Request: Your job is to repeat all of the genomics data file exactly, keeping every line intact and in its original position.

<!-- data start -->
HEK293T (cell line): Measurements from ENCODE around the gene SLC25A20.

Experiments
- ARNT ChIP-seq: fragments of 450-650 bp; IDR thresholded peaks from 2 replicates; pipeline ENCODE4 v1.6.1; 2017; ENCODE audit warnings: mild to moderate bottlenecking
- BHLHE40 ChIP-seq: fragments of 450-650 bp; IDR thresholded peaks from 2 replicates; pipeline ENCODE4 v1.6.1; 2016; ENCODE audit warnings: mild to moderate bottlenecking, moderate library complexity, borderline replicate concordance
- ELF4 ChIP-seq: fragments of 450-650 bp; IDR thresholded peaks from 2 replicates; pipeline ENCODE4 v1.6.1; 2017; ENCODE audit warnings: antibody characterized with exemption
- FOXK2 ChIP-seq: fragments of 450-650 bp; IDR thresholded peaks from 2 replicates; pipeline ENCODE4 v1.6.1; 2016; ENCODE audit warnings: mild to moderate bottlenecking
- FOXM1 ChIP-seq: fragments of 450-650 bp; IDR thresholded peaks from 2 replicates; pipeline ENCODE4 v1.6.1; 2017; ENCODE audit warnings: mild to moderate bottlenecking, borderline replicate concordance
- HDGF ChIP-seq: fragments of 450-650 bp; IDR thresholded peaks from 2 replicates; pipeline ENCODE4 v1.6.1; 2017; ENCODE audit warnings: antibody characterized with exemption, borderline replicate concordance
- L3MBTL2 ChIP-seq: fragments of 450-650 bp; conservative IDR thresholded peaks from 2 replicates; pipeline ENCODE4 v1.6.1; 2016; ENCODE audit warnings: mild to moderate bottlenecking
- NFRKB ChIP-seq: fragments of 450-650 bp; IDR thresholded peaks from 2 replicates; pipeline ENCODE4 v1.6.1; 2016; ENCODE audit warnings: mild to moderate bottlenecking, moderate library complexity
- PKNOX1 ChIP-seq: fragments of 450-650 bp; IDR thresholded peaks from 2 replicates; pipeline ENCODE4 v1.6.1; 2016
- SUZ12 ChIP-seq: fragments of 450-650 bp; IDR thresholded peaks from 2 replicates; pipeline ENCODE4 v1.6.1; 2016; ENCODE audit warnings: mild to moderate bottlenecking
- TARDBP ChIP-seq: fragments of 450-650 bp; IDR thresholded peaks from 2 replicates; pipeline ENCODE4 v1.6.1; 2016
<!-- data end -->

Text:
HEK293T (cell line): Measurements from ENCODE around the gene SLC25A20.

Experiments
- ARNT ChIP-seq: fragments of 450-650 bp; IDR thresholded peaks from 2 replicates; pipeline ENCODE4 v1.6.1; 2017; ENCODE audit warnings: mild to moderate bottlenecking
- BHLHE40 ChIP-seq: fragments of 450-650 bp; IDR thresholded peaks from 2 replicates; pipeline ENCODE4 v1.6.1; 2016; ENCODE audit warnings: mild to moderate bottlenecking, moderate library complexity, borderline replicate concordance
- ELF4 ChIP-seq: fragments of 450-650 bp; IDR thresholded peaks from 2 replicates; pipeline ENCODE4 v1.6.1; 2017; ENCODE audit warnings: antibody characterized with exemption
- FOXK2 ChIP-seq: fragments of 450-650 bp; IDR thresholded peaks from 2 replicates; pipeline ENCODE4 v1.6.1; 2016; ENCODE audit warnings: mild to moderate bottlenecking
- FOXM1 ChIP-seq: fragments of 450-650 bp; IDR thresholded peaks from 2 replicates; pipeline ENCODE4 v1.6.1; 2017; ENCODE audit warnings: mild to moderate bottlenecking, borderline replicate concordance
- HDGF ChIP-seq: fragments of 450-650 bp; IDR thresholded peaks from 2 replicates; pipeline ENCODE4 v1.6.1; 2017; ENCODE audit warnings: antibody characterized with exemption, borderline replicate concordance
- L3MBTL2 ChIP-seq: fragments of 450-650 bp; conservative IDR thresholded peaks from 2 replicates; pipeline ENCODE4 v1.6.1; 2016; ENCODE audit warnings: mild to moderate bottlenecking
- NFRKB ChIP-seq: fragments of 450-650 bp; IDR thresholded peaks from 2 replicates; pipeline ENCODE4 v1.6.1; 2016; ENCODE audit warnings: mild to moderate bottlenecking, moderate library complexity
- PKNOX1 ChIP-seq: fragments of 450-650 bp; IDR thresholded peaks from 2 replicates; pipeline ENCODE4 v1.6.1; 2016
- SUZ12 ChIP-seq: fragments of 450-650 bp; IDR thresholded peaks from 2 replicates; pipeline ENCODE4 v1.6.1; 2016; ENCODE audit warnings: mild to moderate bottlenecking
- TARDBP ChIP-seq: fragments of 450-650 bp; IDR thresholded peaks from 2 replicates; pipeline ENCODE4 v1.6.1; 2016